We’ve undoubtedly by now heard about the disruptive effect that blockchain technology and cryptocurrencies have had on the world.
The ability to process vast quantities of information or transactions nearly instantaneously has changed the way we think about financial services. Expensive and time-consuming money transfers have now become a thing of the past.
Now with blockchain tech, huge sums of cash can be effortlessly transferred within just a few seconds from anywhere around the world.
Besides the financial sector, blockchain technology has the potential to disrupt a myriad of other industries. The healthcare industry is one sector which could benefit enormously from the blockchain revolution.
Whilst new developments in medical technology are often on the cutting-edge of science, backroom operations are oftentimes overlooked. Thus leading to costly and sometimes deadly medical errors and lengthy delays.
In this article, we’ll take a look at why blockchain technology should be the next logical step for the medical industry.
1. Better protection for patient data
Medical centres process highly confidential data on a regular basis. Patient records are one example of this.
If allowed to get into the wrong hands, sensitive medical records can be used to blackmail, intimidate, or even possibly cause harm and injury.
This is why medical professionals need to take extra steps to safeguard their databases. Even countries as tightly regulated as Singapore are not immune from this as can be seen from the 2018 SingHealth data leak.
Hackers were able to gain access to SingHealth’s IT systems and in turn gain access to the medical records of 1.5 million patients including that of Prime Minister Lee Hsien Loong. Upon further investigation, it was discovered that hackers had gained access to SingHealth’s databases via an exposed front end workstation.
Blockchain technology could perhaps be the answer to the question of security. The decentralized nature of blockchain storage coupled with various privacy enhancing features makes it next to impossible for hackers to access classified data.
For example, you can communicate with your patients through one of these blockchain messaging decentralized apps to make sure the confidentiality is never breached: blog.tezro.com/best-decentralized-messaging-apps/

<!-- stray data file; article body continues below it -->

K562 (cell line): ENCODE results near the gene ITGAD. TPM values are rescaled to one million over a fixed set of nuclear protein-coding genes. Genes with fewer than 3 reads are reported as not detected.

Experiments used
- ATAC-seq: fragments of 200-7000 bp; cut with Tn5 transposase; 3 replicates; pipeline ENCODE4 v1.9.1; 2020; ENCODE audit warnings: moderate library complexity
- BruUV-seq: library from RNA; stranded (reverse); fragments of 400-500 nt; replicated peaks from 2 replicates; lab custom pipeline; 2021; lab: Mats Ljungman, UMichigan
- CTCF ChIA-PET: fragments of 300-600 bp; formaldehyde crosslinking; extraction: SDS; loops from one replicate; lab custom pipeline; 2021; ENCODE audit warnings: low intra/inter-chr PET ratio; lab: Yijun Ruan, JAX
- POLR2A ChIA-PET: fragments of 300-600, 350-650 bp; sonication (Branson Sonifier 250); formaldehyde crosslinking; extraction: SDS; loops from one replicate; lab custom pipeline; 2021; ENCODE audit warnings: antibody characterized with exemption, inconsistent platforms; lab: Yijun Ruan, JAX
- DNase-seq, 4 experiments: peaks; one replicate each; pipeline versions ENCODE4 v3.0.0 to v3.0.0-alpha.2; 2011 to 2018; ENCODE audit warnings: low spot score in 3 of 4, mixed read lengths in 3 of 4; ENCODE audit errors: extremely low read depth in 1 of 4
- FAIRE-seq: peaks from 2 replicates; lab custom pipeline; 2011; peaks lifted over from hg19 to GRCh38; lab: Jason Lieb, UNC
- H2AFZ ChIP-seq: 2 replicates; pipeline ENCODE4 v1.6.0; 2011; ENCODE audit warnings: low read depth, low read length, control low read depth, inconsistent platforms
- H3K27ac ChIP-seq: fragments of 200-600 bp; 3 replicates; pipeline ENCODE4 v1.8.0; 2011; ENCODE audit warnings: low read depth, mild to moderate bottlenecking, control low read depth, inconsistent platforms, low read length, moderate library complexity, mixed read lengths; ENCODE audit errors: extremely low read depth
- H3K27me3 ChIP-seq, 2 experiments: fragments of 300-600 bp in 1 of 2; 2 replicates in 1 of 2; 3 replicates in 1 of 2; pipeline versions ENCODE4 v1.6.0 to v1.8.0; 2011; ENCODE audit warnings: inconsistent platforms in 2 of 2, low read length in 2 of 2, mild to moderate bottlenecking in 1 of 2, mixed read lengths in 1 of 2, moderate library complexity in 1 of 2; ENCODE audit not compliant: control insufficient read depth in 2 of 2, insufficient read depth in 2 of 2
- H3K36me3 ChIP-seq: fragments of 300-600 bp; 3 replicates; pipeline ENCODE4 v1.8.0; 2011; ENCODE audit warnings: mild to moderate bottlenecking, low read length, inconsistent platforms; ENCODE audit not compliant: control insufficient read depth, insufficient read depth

2. Increased efficiency and improved hospital operations
Hospital visits are at best unpleasant affairs with hours often spent waiting for something to happen. Let’s not get it wrong, this is in no way the fault of the good people working in hospitals and clinics around the world.
More often than not, delays and extended wait periods are caused by the excess amounts of paperwork that healthcare professionals are forced to fill in.
Oftentimes the record keeping system at hospitals is archaic at best. Thus making it nearly impossible to retrieve patient records efficiently. Consequently, this makes medical errors frighteningly common.
Rather than having staff rely on inefficient databases, blockchain technology allows medical records to be retrieved instantaneously. Blockchain’s decentralized nature means that healthcare experts all over the world can have easy access to crucial data – improving patient care and efficiency.
3. Tighter supply chain controls
From fragile and expensive equipment to potentially dangerous medications, it’s easy to see why tight supply chain control is essential. Besides safeguarding their assets, medical professionals need to ensure that products supplied are up to spec and fully traceable.
Thanks to its decentralized nature, it is entirely possible to monitor the movement of an item from its point of origin to the destination. Once an entry has been made on the ledger, data of all types is recorded every step of the way.
All of this allows for greater data transparency that is often lacking in today’s supply chain. Any suspicious activity or loss of product can be easily tracked and traced thanks to the blockchain.
Whether its improved data security or tighter supply chain management, blockchain technology truly has the potential to change up the way we operate. The healthcare sector is no exception to this and we’ll likely see even more improvements as we move forward into the future.